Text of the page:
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Mol Biol Evol. 2013 Mar;30(3):654-68. doi: 10.1093/molbev/mss257. Epub 2012 Nov 15.

Inferring population histories using genome-wide allele frequency data.

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INRA, UMR CBGP (INRA - IRD - Cirad - Montpellier SupAgro), Campus international de Baillarguet, Montferrier-sur-Lez, France.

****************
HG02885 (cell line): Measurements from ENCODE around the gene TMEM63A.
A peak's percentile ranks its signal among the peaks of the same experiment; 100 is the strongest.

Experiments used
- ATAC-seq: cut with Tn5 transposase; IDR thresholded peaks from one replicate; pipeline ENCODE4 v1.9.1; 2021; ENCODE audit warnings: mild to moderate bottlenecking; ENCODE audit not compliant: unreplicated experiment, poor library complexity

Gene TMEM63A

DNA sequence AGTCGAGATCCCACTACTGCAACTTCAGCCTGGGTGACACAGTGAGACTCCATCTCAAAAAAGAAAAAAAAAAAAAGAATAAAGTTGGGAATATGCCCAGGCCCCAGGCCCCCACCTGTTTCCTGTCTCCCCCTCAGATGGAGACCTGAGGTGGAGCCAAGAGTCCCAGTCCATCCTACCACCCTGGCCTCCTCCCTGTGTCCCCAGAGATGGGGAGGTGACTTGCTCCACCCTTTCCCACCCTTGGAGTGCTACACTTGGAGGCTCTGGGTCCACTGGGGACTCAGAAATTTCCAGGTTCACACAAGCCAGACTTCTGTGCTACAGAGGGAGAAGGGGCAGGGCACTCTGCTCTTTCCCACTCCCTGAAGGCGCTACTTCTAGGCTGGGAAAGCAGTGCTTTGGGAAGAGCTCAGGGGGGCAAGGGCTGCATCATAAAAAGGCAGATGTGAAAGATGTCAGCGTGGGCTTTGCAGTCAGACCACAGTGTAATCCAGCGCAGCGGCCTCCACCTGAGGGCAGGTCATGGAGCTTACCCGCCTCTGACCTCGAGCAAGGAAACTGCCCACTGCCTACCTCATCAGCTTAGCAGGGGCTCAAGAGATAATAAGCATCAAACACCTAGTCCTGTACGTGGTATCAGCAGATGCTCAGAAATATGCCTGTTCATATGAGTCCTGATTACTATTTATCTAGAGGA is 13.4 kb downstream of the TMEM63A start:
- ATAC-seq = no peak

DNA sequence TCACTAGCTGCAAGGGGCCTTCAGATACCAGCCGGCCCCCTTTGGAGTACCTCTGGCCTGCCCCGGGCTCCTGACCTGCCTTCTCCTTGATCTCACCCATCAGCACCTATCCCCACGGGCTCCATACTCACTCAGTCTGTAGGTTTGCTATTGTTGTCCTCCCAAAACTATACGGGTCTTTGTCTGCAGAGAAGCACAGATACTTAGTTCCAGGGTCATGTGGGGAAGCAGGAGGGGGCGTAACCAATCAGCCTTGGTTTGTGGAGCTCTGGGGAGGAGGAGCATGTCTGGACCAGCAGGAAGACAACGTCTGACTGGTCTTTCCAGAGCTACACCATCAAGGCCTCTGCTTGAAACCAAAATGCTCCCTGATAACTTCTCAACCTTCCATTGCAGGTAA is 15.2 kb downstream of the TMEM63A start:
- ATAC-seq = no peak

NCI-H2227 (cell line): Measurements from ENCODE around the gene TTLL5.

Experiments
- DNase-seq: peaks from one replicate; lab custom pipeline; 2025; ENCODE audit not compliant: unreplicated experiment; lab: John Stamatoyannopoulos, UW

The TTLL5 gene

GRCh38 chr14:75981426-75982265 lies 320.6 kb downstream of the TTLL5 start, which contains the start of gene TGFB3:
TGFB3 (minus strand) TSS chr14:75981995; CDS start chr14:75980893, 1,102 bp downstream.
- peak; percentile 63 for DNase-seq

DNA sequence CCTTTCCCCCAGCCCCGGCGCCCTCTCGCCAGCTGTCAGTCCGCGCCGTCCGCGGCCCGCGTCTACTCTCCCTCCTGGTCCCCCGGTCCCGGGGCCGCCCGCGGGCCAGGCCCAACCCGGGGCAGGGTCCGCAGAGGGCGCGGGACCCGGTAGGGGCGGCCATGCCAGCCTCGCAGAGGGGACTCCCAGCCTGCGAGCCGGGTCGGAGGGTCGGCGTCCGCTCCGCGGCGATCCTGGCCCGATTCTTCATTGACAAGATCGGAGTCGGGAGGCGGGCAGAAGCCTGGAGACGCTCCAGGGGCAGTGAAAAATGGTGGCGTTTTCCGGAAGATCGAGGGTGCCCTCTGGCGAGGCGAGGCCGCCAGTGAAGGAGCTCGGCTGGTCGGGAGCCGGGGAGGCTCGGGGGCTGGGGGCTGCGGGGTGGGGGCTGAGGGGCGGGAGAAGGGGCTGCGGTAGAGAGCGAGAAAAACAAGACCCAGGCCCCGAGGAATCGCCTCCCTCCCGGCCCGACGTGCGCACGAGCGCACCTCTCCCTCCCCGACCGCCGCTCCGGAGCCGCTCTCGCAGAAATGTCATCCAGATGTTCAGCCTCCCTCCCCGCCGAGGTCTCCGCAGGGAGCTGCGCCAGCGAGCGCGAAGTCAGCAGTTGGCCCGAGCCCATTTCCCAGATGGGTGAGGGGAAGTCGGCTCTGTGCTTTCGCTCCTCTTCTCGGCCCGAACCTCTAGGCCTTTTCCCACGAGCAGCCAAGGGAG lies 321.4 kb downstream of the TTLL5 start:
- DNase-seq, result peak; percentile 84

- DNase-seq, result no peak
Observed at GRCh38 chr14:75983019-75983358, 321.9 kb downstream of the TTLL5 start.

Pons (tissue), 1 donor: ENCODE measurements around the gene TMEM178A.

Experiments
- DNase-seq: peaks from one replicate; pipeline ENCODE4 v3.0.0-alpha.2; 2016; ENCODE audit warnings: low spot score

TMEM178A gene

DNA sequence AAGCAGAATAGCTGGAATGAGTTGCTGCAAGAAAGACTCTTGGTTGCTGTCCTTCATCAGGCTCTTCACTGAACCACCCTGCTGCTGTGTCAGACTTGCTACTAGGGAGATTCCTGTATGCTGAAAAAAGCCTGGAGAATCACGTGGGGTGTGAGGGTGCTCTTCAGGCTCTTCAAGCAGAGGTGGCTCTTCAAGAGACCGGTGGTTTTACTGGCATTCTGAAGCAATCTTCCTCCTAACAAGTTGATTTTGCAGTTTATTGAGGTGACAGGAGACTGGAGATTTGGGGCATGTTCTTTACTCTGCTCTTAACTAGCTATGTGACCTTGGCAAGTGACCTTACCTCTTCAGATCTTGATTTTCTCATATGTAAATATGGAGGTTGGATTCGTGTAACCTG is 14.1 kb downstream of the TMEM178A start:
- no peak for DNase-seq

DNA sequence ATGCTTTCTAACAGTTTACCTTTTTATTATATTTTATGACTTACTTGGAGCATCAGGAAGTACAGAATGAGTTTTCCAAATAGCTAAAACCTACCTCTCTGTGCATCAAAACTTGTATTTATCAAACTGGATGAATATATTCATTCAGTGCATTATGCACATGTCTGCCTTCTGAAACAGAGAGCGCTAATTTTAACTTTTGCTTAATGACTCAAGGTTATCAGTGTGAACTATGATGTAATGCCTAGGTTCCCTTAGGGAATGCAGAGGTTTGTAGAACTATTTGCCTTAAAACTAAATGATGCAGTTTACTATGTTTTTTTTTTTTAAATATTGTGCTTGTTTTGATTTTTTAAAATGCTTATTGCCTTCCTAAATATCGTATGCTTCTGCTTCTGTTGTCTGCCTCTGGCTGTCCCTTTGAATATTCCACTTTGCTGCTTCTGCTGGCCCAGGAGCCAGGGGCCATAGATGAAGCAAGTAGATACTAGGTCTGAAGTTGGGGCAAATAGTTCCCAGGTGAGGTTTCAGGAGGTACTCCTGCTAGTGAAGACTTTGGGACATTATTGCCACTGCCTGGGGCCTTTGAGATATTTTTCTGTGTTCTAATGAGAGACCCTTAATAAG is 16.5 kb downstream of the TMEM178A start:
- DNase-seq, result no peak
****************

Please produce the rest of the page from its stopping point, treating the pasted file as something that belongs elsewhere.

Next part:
The recent development of high-throughput genotyping technologies has revolutionized the collection of data in a wide range of both model and nonmodel species. These data generally contain huge amounts of information about the demographic history of populations. In this study, we introduce a new method to estimate divergence times on a diffusion time scale from large single-nucleotide polymorphism (SNP) data sets, conditionally on a population history that is represented as a tree. We further assume that all the observed polymorphisms originate from the most ancestral (root) population; that is, we neglect mutations that occur after the split of the most ancestral population. This method relies on a hierarchical Bayesian model, based on Kimura's time-dependent diffusion approximation of genetic drift. We implemented a Metropolis-Hastings within Gibbs sampler to estimate the posterior distribution of the parameters of interest in this model, which we refer to as the Kimura model. Evaluating the Kimura model on simulated population histories, we found that it provides accurate estimates of divergence time. Assessing model fit using the deviance information criterion (DIC) proved efficient for retrieving the correct tree topology among a set of competing histories. We show that this procedure is robust to low-to-moderate gene flow, as well as to ascertainment bias, providing that the most distantly related populations are represented in the discovery panel. As an illustrative example, we finally analyzed published human data consisting in genotypes for 452,198 SNPs from individuals belonging to four populations worldwide. Our results suggest that the Kimura model may be helpful to characterize the demographic history of differentiated populations, using genome-wide allele frequency data.

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